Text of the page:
Direct Line magazine

Prepare your car for autumn

Updated on: 14 September 2023

a car drives through the autumn leaves

This year’s summer barely seemed to start. But, now it’s definitely behind us now.

The trees are changing colour. The days are getting a little shorter. Halloween decorations are popping up (either far too early or very last minute).

Autumn is well and truly here.

From heavy rainfall causing floods on the roads, to mulch piling up under trees causing cars to slip and slide, autumn brings with it unique hazards for us motorists.

It pays to be prepared. With some simple checks and basic accessories, you can ensure that you’re ready for whatever the roads have in store this season.

1. Preparing inside the car

If this year’s (pretty non-existent) summer flew by in a blur and you can’t remember when you last cleaned the inside of your car, now’s the time to do it.

Damp autumn weather and low sun are a potentially dangerous combination, as they bring out the worst in a dirty windscreen.

So, grab a bottle of window cleaner and a microfibre cloth, and clean the inside of the windscreen and other windows to help prevent them from fogging. If they’re really dirty, you may need to go over them twice.

2. Preparing around the car

Be sure to check all your car’s bulbs are working. The easiest way to do this is to get a helping hand from a friend or family member. Have them walk around the car and keep an eye out as you try the side and taillights, headlamps, brake lights, indicators and fog lamps. And don’t forget the reversing light.

Before the worst of the wet and dirty weather sets in, have any chips in your car’s windscreen repaired. It helps prevent it from filling with debris or expanding into a crack.

Examine the condition of your wipers carefully and replace them if necessary. The rubber that sits against the screen shouldn’t be frayed or split, and the wipers should clear the screen without smearing.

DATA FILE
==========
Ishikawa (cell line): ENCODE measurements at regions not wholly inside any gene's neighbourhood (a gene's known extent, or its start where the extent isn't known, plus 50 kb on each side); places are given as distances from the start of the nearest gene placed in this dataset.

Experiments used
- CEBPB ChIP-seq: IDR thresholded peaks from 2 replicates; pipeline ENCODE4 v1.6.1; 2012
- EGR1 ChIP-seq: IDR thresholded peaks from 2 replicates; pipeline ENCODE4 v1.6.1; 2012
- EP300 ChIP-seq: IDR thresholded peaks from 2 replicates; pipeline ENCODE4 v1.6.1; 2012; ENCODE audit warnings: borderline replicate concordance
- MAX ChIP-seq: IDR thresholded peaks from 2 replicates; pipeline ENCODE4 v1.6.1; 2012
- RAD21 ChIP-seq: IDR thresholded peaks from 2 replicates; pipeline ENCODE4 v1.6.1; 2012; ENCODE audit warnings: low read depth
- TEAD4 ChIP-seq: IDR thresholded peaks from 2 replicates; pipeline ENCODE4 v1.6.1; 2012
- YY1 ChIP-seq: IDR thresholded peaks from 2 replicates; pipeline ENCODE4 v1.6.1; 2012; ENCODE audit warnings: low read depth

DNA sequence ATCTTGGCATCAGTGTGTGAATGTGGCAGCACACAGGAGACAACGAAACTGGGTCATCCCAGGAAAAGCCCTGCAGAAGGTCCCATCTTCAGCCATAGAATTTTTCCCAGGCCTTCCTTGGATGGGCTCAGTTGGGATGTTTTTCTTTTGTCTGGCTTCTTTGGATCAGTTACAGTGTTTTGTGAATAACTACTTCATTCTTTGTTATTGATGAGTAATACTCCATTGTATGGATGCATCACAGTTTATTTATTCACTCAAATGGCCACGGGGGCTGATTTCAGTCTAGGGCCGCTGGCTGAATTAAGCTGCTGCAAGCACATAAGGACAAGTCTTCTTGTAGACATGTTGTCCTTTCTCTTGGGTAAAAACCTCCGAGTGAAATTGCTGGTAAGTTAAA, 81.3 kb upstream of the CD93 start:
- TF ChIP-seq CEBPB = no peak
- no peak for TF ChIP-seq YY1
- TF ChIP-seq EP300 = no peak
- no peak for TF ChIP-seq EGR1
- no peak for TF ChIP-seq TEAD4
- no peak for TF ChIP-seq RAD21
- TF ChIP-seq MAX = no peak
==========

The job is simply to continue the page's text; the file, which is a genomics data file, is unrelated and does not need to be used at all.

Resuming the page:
And finally, if you have a spare day, ask yourself when did you last treat the paint to a wax and polish? If you’re not sure then give the car a good wash, wax the paint, then apply a polish to help protect it from the worst of the weather.

Your tyres are vital to staying safe on the road.

3. Preparing the tyres

Your tyres are vital to staying safe on the road.

As well as keeping an eye on your tyre pressure, it’s important to check your tread depth to ensure your tyres perform as well as possible.

If the tread drops below 3mm, you should consider replacing them. With tyres at the 1.6mm legal limit, independent tests show some cars can take an extra 44 metres to stop at motorway speeds in wet weather, compared to tyres at 3mm.

Roads are not only likely to be wet in the autumn, they’ll also be covered with fallen leaves, which turn into a soggy, slippery mulch. Not the nicest trio of words there, but it’s true. This is another reason to make sure your tread depths and tyre pressure are all good before hitting the roads over autumn.

4. Preparing under the bonnet

Grab your handbook, lift the bonnet (when the engine is cold) and roll up your sleeves: it’s time to check your car’s vital signs.

Start with topping up your screenwash, if needed.

This will help keep the windscreen and headlights clean during autumn’s tricky weather. A quick tip, unless you're using ready mixed, this should be diluted with tap water to the correct ratio according to the manufacturer’s instructions.

Next, ensure the level of engine coolant is correct.

Your car’s handbook will point out where the reservoir is, and the fluid should sit between the maximum and minimum marked points. Don’t go over or under these points. If the car is serviced according to the manufacturer’s schedule, then the mix of anti-freeze and coolant should already be correct.

The last check under the bonnet is the engine oil.

Do this at least 10 minutes after the engine is switched off, to allow oil to return to the sump. Grab two paper towels, one to grip and remove the dipstick (some cars may only have a digital readout; again, check the handbook) and the other to wipe the end of the dipstick clean. Pop the dipstick back in, take it out, and the oil should be between the minimum and maximum marks.

These checks won’t take long and could really help keep you and your vehicle safe on the road this autumn.

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